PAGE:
A blush of Comical Coral is a playful companion for White Heron in this farmhouse style kitchen.
This modern and soothing bedroom pairs White Heron with an accent wall of Riverway.
White Heron and Oyster Bay pair up in this simple but effective bathroom.
The cool and refreshing tones of White Heron and Rainwashed work together to create this bathroom retreat.
White Heron creates a light and peaceful atmosphere in this gender-neutral nursery.
White Heron Coordinating Colors
The same lightness and neutral balance that make White Heron versatile in the home also make it easy to pair with coordinating colors.
That’s the fun of working with neutrals: they go with your favorite colors!
Like other greiges, White Heron works exceptionally well with any kind of blue–navy blue, powder blue, even green-blues and teals.
Another can’t-miss companion for greiges is darker grays, especially charcoal grays, ranging all the way to black.
If you want to pair a white with White Heron, you can–go for a clean white that’s as bright as possible, to offer a good contrast.
Here are some coordinating color ideas for White Heron to help inspire you:
- Analytical Gray by Sherwin Williams
- Adaptive Shade by Sherwin Williams
- Perfect Greige by Sherwin Williams
- Naval by Sherwin Williams
- Rainwashed by Sherwin Williams
- Sea Salt by Sherwin Williams
- Topsail by Sherwin Williams
- Dovetail by Sherwin Williams
- Tricorn Black by Sherwin Williams
- Woodlawn Blue by Benjamin Moore
- Hale Navy by Benjamin Moore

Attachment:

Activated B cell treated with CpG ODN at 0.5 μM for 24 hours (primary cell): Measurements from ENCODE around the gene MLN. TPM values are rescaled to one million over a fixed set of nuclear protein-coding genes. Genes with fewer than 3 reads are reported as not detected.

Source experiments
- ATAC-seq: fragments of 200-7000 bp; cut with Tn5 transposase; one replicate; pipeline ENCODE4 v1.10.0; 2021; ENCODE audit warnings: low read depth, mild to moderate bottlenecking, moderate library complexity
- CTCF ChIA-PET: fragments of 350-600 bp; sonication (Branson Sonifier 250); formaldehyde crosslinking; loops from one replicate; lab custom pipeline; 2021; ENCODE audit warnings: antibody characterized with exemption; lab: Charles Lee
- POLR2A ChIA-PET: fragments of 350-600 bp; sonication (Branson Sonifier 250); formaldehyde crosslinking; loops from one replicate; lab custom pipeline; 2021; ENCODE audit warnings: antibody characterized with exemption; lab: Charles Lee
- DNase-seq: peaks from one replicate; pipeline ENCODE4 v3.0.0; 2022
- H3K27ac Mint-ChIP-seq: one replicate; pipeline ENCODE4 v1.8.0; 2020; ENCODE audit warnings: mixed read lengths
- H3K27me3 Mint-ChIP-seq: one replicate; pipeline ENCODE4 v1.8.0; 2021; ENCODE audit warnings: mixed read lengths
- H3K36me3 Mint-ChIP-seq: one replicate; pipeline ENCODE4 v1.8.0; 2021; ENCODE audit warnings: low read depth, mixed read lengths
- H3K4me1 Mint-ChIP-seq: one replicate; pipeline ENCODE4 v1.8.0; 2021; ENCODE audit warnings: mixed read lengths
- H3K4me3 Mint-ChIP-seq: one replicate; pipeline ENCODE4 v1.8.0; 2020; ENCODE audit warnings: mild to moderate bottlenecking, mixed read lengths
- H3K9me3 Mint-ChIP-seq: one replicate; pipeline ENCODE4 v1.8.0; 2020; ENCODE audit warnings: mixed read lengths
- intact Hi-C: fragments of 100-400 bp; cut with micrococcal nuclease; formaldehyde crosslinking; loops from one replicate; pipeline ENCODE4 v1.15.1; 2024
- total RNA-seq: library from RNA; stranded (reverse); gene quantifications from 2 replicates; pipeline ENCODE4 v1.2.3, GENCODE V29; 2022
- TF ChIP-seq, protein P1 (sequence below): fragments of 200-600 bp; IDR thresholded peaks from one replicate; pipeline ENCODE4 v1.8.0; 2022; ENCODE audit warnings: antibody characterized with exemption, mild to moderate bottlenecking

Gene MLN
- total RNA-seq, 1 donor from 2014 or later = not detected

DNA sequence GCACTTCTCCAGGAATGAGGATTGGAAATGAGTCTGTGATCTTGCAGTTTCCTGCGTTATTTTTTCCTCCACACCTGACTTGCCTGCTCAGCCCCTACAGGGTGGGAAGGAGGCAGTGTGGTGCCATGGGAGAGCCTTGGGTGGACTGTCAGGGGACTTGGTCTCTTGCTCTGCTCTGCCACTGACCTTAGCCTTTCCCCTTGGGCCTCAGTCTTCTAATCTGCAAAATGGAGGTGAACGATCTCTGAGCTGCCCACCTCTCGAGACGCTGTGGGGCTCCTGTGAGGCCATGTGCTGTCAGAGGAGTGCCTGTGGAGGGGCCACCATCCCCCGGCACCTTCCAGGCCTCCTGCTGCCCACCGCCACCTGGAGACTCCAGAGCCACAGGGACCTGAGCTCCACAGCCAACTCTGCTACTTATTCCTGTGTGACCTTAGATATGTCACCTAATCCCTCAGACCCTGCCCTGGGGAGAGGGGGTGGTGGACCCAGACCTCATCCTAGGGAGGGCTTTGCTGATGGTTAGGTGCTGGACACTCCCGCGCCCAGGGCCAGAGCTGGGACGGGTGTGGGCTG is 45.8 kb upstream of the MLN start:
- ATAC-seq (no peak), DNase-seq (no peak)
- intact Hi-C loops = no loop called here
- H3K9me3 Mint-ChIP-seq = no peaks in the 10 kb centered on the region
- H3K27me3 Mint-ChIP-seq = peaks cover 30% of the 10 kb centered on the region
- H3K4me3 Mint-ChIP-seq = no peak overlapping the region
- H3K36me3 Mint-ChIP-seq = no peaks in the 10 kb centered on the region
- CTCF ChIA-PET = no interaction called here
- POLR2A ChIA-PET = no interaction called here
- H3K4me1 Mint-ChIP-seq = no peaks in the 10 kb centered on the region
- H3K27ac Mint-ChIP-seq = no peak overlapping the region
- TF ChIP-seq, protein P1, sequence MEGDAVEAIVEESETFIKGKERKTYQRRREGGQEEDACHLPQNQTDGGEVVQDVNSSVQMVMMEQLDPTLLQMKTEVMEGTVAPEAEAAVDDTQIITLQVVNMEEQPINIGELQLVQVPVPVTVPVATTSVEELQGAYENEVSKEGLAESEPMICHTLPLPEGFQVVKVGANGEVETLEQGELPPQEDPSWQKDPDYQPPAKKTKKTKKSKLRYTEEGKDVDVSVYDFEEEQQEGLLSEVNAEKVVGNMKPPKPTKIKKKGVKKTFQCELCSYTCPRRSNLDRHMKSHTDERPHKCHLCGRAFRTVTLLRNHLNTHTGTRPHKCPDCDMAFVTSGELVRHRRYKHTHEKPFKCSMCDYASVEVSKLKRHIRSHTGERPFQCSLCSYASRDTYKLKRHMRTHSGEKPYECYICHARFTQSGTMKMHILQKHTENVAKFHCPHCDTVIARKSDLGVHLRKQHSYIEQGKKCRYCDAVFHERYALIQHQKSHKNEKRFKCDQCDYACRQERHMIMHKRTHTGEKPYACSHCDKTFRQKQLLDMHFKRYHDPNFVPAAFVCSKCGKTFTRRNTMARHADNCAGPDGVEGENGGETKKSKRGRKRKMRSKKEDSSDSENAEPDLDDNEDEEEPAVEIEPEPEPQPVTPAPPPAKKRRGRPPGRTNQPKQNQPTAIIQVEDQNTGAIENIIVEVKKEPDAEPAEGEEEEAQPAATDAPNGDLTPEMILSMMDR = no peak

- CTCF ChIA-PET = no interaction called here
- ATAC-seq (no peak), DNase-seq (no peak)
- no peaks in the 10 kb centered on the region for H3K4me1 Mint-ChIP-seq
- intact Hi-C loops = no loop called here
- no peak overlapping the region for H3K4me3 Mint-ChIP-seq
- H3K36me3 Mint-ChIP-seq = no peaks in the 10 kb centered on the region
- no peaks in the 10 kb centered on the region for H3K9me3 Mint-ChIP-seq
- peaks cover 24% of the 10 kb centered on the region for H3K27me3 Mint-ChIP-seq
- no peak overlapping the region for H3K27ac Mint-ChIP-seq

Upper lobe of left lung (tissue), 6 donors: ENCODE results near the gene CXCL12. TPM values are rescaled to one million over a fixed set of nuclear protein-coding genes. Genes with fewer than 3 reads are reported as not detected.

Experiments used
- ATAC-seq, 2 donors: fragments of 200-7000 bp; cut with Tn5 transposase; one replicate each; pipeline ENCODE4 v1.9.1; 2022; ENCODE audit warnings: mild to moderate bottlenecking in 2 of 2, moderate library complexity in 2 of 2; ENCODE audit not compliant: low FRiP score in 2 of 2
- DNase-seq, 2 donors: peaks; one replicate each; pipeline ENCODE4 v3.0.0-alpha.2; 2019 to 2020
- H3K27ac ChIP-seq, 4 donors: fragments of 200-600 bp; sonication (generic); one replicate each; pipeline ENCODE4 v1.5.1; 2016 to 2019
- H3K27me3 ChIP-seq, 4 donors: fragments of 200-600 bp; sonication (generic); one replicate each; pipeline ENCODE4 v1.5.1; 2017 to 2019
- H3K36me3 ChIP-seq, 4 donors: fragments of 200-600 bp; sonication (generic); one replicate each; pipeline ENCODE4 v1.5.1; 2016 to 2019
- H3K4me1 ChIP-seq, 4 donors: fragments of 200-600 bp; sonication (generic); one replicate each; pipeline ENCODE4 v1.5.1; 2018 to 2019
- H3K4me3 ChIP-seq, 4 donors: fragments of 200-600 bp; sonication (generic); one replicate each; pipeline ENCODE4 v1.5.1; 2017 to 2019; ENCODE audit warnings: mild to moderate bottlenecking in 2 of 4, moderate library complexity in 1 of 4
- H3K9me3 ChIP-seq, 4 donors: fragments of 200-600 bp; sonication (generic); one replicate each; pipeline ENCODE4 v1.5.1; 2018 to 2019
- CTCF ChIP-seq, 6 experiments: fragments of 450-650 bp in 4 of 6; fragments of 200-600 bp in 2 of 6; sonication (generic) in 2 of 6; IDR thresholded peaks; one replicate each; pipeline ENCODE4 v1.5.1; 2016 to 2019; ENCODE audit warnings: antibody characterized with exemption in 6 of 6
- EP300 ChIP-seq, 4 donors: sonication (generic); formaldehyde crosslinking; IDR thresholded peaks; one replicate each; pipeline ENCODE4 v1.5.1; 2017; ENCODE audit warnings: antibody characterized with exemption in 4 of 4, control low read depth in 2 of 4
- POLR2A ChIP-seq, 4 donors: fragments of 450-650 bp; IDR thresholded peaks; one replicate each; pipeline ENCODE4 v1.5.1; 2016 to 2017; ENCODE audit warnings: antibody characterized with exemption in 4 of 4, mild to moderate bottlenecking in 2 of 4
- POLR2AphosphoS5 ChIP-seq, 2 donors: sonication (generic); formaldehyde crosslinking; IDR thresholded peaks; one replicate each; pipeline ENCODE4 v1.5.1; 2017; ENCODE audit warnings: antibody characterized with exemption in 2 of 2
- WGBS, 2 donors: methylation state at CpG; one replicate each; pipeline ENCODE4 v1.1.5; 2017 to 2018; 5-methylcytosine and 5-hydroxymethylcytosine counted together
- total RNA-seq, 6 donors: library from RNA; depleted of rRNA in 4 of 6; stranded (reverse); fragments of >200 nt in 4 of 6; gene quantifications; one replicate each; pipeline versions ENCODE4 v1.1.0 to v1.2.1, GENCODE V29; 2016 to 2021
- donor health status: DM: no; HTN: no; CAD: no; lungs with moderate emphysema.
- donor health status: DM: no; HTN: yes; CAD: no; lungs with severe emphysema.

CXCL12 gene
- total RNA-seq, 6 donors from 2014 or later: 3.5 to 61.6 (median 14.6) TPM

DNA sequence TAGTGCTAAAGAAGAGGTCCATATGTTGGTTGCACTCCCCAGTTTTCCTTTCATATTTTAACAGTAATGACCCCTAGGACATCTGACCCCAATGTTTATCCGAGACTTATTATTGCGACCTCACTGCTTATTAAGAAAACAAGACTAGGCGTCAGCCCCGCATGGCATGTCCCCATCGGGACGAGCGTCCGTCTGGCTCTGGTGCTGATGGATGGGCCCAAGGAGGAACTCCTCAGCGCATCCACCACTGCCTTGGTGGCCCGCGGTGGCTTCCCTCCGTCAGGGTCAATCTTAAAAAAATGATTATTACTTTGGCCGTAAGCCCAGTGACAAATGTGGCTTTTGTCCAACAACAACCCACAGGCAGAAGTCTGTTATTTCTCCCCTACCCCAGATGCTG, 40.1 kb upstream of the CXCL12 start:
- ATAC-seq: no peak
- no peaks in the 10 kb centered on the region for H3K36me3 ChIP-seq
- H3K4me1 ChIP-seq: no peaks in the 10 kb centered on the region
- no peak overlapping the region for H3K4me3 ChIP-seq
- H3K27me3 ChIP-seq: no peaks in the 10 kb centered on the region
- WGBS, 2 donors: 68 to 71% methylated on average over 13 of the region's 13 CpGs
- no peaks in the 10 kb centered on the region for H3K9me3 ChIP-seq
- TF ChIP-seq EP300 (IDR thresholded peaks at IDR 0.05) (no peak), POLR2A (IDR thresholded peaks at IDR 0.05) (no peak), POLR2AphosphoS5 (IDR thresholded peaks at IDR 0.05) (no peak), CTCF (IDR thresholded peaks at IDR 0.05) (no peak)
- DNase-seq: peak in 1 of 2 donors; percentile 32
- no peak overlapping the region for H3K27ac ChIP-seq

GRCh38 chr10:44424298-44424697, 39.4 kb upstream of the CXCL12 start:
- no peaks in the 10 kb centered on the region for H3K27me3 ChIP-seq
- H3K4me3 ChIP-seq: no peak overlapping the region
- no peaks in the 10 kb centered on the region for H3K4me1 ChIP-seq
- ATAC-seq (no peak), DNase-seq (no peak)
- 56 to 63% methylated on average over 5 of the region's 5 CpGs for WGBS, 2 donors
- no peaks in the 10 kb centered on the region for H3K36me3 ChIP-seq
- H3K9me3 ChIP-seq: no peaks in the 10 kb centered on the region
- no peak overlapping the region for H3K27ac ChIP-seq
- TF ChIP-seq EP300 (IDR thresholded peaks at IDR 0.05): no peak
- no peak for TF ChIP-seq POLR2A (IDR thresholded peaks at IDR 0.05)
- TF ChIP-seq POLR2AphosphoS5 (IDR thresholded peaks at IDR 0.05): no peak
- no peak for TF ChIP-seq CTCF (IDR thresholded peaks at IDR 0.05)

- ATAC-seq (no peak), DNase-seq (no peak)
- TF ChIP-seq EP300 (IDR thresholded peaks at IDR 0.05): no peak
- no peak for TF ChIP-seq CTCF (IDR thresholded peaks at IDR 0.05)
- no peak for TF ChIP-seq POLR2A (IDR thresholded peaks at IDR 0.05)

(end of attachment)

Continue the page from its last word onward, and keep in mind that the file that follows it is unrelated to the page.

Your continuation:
- Coventry Gray by Benjamin Moore
- Edgecomb Gray by Benjamin Moore
- Sea Haze by Benjamin Moore
- Kendall Charcoal by Benjamin Moore
- Chantilly Lace by Benjamin Moore
How Does White Heron Compare with Other Colors?
White Heron vs Agreeable Gray by Sherwin Williams
White Heron belongs to the same family as Agreeable Gray, but is substantially lighter. Agreeable Gray is a light-to-medium greige. It has too much of a color presence to be mistaken for an off-white, and it’s much grayer, cooler, and darker than White Heron. Agreeable Gray has a LRV of 60.
White Heron vs Egret White by Sherwin Williams
Egret White is a light, cool greige color that Sherwin Williams lists among its off-whites, although by LRV alone, it’s not quite light enough to hit the mark. It’s both cooler and darker than White Heron, but both colors share a cream, rather than beige, base. Egret White has a LRV of 70.
White Heron vs Simply White by Benjamin Moore
Simply White is a slightly warm, bright white that doesn’t have significant undertones. It’s substantially brighter than White Heron, and a bit warmer. Simply White has a LRV of 89.52.
White Heron by Sherwin Williams vs White Heron by Benjamin Moore
Sherwin Williams and Benjamin Moore both have paint colors named White Heron, but the two don’t have a lot in common. Benjamin Moore’s version is very slightly cool, and significantly brighter. The Sherwin Williams version is more greige, and reads as a color, especially compared side-by-side. Benjamin Moore’s White Heron has a LRV of 86.69.
Light, neutral, flexible: White Heron is everything you could ask from an alternative to white. This gentle greige will show a touch of color in all but the brightest lighting situations, and will look softer than a clean white. There’s a lot of possibilities for this unusual and mysterious color. What space will you create with White Heron?